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Posted 2/22/23

Winter is a good time to go birding, even if you would think it’s not.

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Web-footed friends


Winter is a good time to go birding, even if you would think it’s not. 

It’s true that on average, there is less food available, due to the cold weather; many species migrate south to warmer climes. Yet there are some individuals of a given species that head south, while other individuals of the same species stay put and winter in the region. The Canada goose is a good example; we see huge flocks fly over during the fall, yet there are many to be seen locally over the course of the winter.

To find birds during winter, find their food source. For waterfowl, that means a waterway that is not frozen. During most winters, that usually means the Delaware or Mongaup rivers in places where water flow is sufficient to inhibit ice formation (these areas are usually good spots to find wintering eagles as well).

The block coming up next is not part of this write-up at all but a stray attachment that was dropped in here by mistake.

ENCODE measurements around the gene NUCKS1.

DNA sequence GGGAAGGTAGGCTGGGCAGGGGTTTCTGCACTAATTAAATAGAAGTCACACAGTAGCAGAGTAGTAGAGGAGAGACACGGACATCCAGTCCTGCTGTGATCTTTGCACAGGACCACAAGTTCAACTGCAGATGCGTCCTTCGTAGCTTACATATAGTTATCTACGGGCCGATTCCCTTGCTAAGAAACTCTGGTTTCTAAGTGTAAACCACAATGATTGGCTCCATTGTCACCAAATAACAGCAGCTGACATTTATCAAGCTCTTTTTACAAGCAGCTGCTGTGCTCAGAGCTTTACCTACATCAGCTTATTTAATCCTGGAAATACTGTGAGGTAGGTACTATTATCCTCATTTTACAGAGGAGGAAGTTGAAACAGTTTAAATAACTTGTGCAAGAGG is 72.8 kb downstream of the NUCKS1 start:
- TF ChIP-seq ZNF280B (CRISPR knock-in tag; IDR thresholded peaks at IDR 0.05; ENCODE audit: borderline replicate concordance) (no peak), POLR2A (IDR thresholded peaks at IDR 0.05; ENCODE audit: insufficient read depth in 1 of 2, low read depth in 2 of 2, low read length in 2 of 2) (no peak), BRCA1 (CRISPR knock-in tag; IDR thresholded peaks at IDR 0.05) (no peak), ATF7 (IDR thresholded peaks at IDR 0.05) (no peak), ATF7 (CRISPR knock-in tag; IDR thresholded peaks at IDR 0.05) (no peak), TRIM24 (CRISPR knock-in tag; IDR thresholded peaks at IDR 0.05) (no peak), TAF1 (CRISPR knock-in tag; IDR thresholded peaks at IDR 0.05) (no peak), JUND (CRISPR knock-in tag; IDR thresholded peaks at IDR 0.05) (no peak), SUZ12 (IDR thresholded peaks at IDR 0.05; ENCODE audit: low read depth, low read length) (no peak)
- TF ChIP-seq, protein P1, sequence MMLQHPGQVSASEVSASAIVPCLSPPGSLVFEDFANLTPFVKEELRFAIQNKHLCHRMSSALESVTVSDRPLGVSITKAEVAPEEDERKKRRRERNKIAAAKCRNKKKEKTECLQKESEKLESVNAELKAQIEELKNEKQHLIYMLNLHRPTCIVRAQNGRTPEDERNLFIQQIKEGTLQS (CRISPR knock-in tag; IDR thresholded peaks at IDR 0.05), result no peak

Waterfowl such as common mergansers are piscivores, or fish eaters; they are diving ducks and are good underwater swimmers. Many species of waterfowl are dabbling ducks; they feed on the surface, or reach down by tipping their body to grab food off the shallow bottom. Dabbling ducks forage mainly on plants, insects or other invertebrates.

During the winter, dabbling ducks may be found close to shore, where it is shallow enough for them to reach the bottom and forage. Diving ducks could be anywhere on the open water of the river; they are usually found in deeper sections where there may be more fish. 

It’s fun to watch for eagles and be able to see varied species of waterfowl as well. Occasionally, an eagle might try to grab a duck, but usually the eagle will be an inexperienced one- or two-year-old immature eagle. 

Waterfowl are difficult for eagles to catch, and adults usually do not spend the time and energy required. It’s easier for an eagle to catch fish, but if you do see an eagle vs. duck encounter, it is entertaining to watch.

winter, birding, waterfowl


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